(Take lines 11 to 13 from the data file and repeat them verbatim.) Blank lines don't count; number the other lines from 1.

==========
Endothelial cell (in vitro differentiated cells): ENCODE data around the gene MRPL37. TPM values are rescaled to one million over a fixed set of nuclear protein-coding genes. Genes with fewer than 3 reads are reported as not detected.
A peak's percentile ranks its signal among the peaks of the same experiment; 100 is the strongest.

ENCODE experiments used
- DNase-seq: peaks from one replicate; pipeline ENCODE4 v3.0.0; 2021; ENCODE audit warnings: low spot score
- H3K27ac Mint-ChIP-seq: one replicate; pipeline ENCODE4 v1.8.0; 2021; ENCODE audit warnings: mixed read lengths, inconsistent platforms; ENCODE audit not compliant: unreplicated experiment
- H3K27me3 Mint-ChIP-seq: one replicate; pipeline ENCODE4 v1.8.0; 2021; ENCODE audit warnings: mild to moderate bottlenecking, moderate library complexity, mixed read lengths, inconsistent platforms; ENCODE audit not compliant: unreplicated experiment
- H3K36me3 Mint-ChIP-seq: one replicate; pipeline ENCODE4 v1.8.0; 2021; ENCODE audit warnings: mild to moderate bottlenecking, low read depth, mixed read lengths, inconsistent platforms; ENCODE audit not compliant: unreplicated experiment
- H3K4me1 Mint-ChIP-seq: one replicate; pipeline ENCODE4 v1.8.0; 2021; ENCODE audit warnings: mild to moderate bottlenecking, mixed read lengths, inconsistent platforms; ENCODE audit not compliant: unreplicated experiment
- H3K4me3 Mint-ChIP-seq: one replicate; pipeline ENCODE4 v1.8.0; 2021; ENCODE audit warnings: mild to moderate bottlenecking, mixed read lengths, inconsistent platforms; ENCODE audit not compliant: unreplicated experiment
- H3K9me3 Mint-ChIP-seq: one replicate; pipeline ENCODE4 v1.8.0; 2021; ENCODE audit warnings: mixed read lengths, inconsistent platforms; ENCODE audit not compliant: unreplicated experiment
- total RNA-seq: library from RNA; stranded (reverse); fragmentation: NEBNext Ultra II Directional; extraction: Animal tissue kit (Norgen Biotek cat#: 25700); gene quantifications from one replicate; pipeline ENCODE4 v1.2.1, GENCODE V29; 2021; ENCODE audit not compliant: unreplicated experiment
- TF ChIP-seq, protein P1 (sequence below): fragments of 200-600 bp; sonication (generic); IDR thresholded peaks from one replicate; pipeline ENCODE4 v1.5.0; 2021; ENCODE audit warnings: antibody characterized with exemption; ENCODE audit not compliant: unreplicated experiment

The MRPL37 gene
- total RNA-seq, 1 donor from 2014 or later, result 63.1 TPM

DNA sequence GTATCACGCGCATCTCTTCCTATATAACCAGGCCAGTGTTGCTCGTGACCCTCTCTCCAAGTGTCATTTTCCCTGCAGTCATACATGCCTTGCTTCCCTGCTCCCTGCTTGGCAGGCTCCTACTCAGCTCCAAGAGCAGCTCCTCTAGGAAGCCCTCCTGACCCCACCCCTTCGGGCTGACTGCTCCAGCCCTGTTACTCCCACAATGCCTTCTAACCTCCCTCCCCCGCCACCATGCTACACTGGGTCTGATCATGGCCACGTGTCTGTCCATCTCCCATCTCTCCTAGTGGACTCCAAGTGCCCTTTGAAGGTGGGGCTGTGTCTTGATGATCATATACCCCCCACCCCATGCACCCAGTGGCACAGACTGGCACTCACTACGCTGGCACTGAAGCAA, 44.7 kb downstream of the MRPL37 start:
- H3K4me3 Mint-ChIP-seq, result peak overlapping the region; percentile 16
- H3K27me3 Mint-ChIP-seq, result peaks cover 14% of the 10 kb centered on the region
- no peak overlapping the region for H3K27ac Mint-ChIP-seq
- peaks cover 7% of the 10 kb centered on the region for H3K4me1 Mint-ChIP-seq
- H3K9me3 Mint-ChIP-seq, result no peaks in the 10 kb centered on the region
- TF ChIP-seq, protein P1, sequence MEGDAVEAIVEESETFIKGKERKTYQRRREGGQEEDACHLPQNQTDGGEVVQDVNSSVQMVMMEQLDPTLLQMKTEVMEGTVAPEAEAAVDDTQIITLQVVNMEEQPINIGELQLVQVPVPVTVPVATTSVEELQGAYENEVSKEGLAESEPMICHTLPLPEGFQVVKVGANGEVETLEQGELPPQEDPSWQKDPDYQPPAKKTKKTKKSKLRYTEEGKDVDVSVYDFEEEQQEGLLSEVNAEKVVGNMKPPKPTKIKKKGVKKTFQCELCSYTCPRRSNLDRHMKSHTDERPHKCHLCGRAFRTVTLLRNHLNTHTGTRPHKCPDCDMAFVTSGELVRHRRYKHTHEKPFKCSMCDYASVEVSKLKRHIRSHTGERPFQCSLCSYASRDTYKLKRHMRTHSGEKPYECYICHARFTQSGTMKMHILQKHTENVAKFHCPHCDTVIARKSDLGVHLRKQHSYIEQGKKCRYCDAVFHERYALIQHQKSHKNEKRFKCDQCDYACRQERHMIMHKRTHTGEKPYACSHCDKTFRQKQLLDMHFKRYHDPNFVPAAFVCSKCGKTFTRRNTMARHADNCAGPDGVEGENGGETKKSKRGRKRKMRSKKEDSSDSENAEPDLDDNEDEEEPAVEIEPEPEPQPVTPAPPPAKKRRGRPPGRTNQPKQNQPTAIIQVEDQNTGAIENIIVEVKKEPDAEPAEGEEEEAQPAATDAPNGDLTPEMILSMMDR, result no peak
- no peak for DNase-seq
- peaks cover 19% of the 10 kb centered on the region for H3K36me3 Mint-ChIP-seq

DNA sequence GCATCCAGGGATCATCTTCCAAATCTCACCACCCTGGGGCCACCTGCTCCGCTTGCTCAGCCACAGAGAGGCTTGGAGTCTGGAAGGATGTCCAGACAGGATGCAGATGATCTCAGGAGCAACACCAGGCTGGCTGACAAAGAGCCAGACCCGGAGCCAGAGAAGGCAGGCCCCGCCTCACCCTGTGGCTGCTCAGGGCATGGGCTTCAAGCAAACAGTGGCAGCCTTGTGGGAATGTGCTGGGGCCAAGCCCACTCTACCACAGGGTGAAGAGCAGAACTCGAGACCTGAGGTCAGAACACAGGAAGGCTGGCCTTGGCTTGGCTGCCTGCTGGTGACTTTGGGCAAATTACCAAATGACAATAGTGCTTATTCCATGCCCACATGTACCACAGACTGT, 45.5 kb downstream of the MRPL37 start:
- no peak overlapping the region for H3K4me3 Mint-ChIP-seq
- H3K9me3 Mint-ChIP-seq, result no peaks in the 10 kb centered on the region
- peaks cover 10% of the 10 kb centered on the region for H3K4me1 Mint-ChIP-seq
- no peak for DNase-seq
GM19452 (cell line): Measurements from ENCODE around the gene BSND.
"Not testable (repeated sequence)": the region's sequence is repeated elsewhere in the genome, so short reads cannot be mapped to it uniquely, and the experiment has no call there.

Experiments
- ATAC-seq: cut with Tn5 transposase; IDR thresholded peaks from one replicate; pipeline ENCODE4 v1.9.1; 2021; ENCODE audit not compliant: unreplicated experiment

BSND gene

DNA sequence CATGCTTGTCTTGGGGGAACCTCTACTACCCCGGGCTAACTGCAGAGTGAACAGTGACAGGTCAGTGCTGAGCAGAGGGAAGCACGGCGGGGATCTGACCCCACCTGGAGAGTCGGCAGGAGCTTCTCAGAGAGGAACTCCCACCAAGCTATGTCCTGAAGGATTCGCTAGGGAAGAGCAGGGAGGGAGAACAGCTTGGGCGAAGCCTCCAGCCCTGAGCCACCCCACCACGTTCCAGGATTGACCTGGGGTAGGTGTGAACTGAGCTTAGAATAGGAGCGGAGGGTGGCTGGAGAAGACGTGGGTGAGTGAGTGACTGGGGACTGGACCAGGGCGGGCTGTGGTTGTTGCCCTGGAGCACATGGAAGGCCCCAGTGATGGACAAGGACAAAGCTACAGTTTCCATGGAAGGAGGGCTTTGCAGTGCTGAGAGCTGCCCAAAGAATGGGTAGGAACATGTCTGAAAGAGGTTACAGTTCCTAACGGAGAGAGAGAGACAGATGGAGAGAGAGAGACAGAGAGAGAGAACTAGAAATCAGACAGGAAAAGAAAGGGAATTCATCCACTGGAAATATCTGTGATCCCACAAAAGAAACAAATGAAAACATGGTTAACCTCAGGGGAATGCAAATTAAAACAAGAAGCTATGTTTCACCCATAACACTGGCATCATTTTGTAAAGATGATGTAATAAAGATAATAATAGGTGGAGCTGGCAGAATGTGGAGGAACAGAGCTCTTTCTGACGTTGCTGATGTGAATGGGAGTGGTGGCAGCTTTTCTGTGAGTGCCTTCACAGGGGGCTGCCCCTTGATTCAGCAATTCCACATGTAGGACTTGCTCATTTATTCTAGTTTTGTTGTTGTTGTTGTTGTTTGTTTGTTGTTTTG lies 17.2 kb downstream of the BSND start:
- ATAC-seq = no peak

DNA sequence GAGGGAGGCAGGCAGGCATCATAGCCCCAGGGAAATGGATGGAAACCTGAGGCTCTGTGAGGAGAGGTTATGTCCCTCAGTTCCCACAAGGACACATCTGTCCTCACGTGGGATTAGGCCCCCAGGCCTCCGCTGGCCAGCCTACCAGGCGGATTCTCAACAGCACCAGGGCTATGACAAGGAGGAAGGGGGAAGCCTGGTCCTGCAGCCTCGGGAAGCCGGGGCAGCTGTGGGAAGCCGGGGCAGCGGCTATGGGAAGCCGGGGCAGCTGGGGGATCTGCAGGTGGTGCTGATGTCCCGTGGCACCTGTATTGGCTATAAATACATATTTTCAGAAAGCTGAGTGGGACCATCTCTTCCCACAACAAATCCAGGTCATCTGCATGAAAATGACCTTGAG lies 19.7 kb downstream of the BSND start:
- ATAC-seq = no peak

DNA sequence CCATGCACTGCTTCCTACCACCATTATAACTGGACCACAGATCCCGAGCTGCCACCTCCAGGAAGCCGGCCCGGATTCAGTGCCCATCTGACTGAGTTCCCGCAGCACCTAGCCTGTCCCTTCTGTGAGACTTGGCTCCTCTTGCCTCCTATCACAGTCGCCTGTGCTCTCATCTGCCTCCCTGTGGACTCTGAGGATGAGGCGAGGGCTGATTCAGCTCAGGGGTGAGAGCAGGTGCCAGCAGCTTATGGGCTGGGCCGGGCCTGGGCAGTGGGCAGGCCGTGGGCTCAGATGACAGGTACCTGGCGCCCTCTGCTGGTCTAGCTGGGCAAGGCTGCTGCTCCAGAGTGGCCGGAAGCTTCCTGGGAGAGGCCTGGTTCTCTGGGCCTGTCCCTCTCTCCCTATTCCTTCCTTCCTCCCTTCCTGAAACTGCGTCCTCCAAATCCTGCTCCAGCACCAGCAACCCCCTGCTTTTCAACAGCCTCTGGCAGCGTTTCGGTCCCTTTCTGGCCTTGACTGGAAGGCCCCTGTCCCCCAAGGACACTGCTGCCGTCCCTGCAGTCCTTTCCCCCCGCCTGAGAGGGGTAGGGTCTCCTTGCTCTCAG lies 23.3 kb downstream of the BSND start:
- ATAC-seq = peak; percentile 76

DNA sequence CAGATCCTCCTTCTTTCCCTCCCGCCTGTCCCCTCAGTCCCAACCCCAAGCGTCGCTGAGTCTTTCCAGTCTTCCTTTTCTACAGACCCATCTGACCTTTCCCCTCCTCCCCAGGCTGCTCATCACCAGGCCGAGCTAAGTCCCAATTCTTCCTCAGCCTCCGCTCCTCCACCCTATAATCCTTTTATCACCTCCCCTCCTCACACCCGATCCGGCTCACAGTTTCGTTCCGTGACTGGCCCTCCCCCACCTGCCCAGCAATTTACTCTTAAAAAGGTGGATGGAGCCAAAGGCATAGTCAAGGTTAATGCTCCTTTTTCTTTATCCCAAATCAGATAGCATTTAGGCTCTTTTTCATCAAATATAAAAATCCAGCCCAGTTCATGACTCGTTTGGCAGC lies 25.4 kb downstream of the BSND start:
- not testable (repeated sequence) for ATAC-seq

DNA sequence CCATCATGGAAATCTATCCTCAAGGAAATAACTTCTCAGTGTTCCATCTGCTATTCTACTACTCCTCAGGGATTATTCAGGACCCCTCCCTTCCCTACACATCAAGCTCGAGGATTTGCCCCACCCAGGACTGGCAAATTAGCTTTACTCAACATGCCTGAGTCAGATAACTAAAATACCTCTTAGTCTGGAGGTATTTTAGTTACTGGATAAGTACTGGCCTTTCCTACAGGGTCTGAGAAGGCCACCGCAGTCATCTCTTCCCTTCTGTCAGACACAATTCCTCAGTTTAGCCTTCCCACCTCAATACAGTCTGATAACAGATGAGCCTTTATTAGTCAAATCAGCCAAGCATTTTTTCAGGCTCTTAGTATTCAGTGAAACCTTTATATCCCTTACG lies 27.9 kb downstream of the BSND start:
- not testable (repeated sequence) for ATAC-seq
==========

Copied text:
- total RNA-seq: library from RNA; stranded (reverse); fragmentation: NEBNext Ultra II Directional; extraction: Animal tissue kit (Norgen Biotek cat#: 25700); gene quantifications from one replicate; pipeline ENCODE4 v1.2.1, GENCODE V29; 2021; ENCODE audit not compliant: unreplicated experiment
- TF ChIP-seq, protein P1 (sequence below): fragments of 200-600 bp; sonication (generic); IDR thresholded peaks from one replicate; pipeline ENCODE4 v1.5.0; 2021; ENCODE audit warnings: antibody characterized with exemption; ENCODE audit not compliant: unreplicated experiment

The MRPL37 gene